UK publishes National Action Plan to protect journalists from threats, attacks

London, Mar 9 (PTI) The UK government on Tuesday published the country’s first National Action Plan to protect journalists from abuse and harassment.

The plan includes measures for further research into the problem of threats of violence and intimidation faced by journalists in the course of their work as well as training for police forces and journalists.

It follows reports to the government from journalists who have suffered attacks while going about their work, including being punched, threatened with knives, forcibly detained and subjected to rape and death threats.

Freedom of speech and a free press are at the very core of our democracy, and journalists must be able to go about their work without being threatened, said UK Prime Minister Boris Johnson.

The cowardly attacks and abuse directed at reporters for simply doing their job cannot continue. This action plan is just the start of our work to protect those keeping the public informed, and defend those holding the government to account, he said.

A survey of members of the National Union of Journalists (NUJ) in November 2020 found more than half of respondents had experienced online abuse while nearly a quarter had been physically assaulted or attacked.

The new plan is aimed at increasing awareness of the safety challenges faced by journalists operating in the UK and introducing measures to tackle them in a joint effort by law enforcement, broadcasters, publishers, industry bodies, unions and the government.

Attacks on journalists are not only horrendous for those individuals but an assault on our democracy. Today’s action plan will make sure journalists can go about their vital work without fear, said UK Culture Secretary Oliver Dowden.

But just as we protect the physical safety of journalists, we must protect their freedom to write and report too. Tackling worrying trends on online censorship of journalistic content and controversial views, we will ensure our forthcoming online safety laws build in robust protections for journalism, he said.

Measures include new training for police officers as well as aspiring and existing journalists, and commitments from social media platforms and prosecution services to take tough action against abusers including responding promptly to complaints of threats to journalists’ safety.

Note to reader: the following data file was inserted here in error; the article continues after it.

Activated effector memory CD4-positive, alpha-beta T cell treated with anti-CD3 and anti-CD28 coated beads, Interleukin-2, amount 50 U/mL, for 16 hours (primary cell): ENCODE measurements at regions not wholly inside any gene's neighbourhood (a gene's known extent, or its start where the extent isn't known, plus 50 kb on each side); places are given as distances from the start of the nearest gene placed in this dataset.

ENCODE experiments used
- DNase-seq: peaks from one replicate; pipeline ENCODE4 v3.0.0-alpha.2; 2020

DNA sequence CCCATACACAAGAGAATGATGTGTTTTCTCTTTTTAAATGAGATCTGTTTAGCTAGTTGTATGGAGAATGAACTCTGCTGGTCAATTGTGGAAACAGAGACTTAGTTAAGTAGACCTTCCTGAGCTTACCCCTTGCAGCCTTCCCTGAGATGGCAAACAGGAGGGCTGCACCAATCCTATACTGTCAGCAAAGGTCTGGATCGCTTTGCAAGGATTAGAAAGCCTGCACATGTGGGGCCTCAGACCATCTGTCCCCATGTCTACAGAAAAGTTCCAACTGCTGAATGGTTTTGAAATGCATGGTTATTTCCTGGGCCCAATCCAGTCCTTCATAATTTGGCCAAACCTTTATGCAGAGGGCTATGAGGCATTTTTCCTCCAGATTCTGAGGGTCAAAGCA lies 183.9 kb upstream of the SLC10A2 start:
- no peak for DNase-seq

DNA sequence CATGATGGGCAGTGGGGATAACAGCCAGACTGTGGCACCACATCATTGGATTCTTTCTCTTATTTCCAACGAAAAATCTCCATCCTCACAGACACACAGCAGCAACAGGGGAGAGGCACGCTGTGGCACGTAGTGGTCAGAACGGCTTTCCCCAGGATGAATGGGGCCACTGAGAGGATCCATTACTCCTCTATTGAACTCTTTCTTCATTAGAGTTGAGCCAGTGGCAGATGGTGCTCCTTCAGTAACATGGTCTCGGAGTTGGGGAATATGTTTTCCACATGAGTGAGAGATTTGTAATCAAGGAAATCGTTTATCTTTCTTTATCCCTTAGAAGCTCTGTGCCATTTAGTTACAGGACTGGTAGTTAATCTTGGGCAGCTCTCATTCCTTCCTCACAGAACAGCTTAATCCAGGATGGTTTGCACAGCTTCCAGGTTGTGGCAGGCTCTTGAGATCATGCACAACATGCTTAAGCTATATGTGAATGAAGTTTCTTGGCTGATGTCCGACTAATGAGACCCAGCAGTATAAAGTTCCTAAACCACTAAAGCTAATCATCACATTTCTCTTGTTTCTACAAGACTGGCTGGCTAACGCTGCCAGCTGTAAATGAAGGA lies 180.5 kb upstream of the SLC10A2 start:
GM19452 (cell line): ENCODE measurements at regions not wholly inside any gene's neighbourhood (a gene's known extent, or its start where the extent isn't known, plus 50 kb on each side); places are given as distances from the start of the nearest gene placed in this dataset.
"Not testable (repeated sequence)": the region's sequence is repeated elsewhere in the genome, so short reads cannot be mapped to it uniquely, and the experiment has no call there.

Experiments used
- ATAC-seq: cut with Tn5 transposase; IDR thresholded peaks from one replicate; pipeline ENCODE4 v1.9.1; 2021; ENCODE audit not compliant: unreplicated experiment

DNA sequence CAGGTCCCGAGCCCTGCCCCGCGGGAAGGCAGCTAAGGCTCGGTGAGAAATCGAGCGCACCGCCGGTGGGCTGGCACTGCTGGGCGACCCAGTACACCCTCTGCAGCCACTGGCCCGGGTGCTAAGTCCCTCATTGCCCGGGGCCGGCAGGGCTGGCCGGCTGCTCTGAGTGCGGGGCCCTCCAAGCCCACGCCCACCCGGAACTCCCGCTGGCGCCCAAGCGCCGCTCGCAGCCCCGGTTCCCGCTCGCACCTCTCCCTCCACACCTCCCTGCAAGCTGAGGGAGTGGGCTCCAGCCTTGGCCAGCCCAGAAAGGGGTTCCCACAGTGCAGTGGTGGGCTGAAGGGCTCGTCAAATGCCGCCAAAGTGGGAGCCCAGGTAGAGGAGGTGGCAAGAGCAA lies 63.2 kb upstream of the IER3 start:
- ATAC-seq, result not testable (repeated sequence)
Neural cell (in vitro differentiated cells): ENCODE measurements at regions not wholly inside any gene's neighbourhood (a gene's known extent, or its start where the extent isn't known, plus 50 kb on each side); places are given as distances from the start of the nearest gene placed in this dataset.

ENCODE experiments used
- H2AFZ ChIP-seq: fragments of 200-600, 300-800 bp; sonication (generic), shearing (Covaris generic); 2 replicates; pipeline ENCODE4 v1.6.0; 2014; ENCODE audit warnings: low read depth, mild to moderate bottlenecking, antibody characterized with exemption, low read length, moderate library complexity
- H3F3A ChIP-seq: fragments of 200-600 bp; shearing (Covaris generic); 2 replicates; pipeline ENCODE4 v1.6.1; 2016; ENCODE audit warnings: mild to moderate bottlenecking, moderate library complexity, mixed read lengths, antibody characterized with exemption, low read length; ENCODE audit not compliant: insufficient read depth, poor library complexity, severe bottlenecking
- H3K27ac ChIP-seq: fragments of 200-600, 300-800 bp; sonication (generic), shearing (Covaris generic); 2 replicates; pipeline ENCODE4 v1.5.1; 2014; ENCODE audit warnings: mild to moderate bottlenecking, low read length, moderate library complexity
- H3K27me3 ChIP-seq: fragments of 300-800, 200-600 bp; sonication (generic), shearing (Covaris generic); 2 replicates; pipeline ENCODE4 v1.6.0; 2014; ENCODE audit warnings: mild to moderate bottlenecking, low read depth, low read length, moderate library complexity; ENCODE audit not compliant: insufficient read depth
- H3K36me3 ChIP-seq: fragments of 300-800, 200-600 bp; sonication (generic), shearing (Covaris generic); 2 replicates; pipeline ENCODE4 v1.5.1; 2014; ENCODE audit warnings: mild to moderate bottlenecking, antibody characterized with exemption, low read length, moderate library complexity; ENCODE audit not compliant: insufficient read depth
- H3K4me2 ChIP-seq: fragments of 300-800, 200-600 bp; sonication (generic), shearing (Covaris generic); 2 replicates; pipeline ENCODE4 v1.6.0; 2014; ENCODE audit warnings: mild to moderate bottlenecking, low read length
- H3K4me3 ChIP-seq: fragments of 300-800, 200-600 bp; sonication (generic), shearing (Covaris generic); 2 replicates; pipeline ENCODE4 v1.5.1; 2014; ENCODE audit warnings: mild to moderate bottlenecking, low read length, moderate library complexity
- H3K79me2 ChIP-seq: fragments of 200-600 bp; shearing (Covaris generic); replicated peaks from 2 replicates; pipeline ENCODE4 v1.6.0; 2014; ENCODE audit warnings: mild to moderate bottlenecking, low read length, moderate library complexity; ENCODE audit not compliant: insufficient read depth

We will not tolerate a world where journalists are silenced through fear or censorship and want the UK to set an international example for the respect, treatment and protection of those working in the field. This plan is the first step towards achieving those aims, said John Whittingdale, UK Minister for Media and Data and Chair of the National Committee for the Safety of Journalists, membership of which comprises industry stakeholders including the NUJ and Society of Editors.

Under some of the cross-organisational steps, every police force is to be given access to a designated journalist safety liaison officer and publishers and broadcasters have committed to providing new training for staff and freelancers on managing threats.

The UK’s Foreign, Commonwealth and Development Office (FCDO) says it will use its global network, including its co-chairship of the Media Freedom Coalition, to share insights and strategies on the protection of journalists, with the aim of strengthening approaches in other countries.

The Action Plan recognises the urgency of protecting journalists carrying out their vital role in protecting democracy. Due to their role in holding the powerful and those in authority to task journalists attract strong reactions. But this should not manifest itself in ways that threaten journalists and their families. This action plan makes that clear, said Ian Murray, executive director of the Society of Editors.

NUJ general secretary Michelle Stanistreet added: Attacks on journalists are designed to silence and intimidate those who work to uphold the public’s right to know. NUJ members have shared horrific experiences of being attacked, abused and threatened on and offline simply for doing their job.

It’s clear that reported incidents are the tip of the iceberg and that harassment and abuse has become normalised. This action plan, with its range of practical measures and protections, is an important step towards changing that and ensuring journalists can get on with their vital work free from harassment or intimidation.